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Sonoma State's debt burden rises

  • A new student center is in the process of being built, Friday March 2, 2012 at Sonoma State University in Rohnert Park. (Kent Porter / Press Democrat) 2012

Ruben Armi?na went before state university trustees in the Glenn S. Dumke Auditorium in Long Beach last November and made a request that has become familiar to the CSU board over the past decade.

The Sonoma State University president asked for financing approval for a campus building project, this time for a $60.5 million student center.

His request was granted and SSU shot upward on the list of CSU campuses that are heavily in debt.

Since 2000, as new buildings including the Green Music Center and 21 student apartment buildings in complexes named for wine varietals sprouted on its campus, SSU's debt has soared to $223 million.

SSU, with just over 2 percent of the system's 347,000 undergraduate students, accounts for 6.75 percent of CSU's $3.3billion revenue bond debt. With 7,381 students, it is the 16th-largest of CSU's 23 campuses, but it is sixth in overall debt burden.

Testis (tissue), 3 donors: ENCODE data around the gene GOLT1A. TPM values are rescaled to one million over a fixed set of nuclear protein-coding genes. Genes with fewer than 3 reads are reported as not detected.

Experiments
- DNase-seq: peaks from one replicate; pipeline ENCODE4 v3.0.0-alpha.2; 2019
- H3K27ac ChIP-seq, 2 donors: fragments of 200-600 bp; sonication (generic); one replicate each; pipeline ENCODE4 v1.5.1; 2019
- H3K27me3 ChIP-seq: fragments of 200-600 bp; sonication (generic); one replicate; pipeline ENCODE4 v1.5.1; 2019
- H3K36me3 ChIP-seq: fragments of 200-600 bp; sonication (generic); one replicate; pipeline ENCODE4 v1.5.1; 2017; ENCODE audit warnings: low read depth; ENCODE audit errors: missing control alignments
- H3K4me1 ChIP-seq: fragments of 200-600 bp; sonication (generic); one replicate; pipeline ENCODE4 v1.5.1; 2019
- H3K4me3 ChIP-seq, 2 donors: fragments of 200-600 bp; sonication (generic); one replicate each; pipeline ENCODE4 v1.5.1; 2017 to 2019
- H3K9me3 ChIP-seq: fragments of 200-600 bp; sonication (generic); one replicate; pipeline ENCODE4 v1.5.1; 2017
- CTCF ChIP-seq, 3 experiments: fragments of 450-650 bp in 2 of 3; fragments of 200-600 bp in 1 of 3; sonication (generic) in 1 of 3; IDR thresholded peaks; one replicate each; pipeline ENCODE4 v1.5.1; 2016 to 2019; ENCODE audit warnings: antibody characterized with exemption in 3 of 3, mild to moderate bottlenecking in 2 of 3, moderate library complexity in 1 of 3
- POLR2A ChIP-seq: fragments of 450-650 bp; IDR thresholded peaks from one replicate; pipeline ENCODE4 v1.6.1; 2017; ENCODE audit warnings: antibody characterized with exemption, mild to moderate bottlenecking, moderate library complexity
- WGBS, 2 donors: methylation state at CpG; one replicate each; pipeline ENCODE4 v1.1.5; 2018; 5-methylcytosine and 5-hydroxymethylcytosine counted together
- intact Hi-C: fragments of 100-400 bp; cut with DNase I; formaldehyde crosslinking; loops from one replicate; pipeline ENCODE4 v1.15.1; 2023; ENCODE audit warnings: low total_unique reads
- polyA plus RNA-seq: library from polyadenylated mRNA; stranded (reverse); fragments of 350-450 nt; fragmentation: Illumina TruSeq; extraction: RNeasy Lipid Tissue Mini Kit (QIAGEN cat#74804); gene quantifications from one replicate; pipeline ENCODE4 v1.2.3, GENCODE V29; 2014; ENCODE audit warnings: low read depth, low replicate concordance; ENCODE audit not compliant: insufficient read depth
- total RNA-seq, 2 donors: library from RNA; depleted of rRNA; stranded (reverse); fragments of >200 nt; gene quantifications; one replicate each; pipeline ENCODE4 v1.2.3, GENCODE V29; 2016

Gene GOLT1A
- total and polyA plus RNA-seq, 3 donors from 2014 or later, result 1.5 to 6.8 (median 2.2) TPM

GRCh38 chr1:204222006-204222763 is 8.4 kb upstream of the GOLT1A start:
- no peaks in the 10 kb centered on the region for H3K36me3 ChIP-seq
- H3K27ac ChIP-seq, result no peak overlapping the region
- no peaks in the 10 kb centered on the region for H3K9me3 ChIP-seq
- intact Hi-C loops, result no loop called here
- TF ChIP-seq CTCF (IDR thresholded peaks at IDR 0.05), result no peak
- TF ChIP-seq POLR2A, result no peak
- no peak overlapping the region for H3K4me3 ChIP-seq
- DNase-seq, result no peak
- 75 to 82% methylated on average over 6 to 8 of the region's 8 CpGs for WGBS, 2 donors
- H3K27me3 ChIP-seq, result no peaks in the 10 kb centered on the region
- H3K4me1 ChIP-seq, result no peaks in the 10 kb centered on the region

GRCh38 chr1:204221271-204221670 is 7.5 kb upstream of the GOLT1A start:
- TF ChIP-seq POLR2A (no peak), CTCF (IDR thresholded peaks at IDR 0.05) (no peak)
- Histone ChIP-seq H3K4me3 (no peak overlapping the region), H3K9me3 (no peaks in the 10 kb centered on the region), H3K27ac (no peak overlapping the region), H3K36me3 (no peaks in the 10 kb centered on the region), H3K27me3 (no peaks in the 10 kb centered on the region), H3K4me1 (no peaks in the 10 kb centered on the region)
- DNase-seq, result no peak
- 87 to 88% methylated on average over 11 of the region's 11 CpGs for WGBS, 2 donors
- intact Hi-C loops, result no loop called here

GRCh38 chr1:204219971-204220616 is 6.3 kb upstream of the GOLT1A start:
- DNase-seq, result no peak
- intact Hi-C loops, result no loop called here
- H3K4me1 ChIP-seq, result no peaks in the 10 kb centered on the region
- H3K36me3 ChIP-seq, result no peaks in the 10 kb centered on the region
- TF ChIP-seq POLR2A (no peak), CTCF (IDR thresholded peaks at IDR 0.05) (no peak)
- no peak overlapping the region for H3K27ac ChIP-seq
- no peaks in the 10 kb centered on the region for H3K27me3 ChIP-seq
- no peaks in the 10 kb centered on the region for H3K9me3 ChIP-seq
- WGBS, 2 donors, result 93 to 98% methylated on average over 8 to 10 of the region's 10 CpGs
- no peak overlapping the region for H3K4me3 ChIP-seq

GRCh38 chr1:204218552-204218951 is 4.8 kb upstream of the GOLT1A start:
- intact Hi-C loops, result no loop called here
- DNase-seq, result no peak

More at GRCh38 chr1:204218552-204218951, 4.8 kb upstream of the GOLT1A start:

Including the student center, which students approved in an election last April and is now being built, SSU's debt has grown 355 percent since 2000, when it owed $49 million.

Students pay for the debt — through fees for housing and other campus services. Starting this year, with $300 in new annual fees for the student center, SSU students pay the fourth-highest package of annual tuition and fees in the CSU system, $6,862.

The debt load has grown through a calculated strategy to turn what was a commuter campus of older students 15 years ago into a residential campus where 3,100 students live. This year, 1,779 of SSU students, or 24 percent, are freshmen, compared to 11 percent in 1996.

"This institution would not be here today if not for the fact that we went into debt to build housing," Armi?na said.

"The local area does not produce enough college students to support the university. We needed to attract students from other parts of the state and these students need housing," he said.


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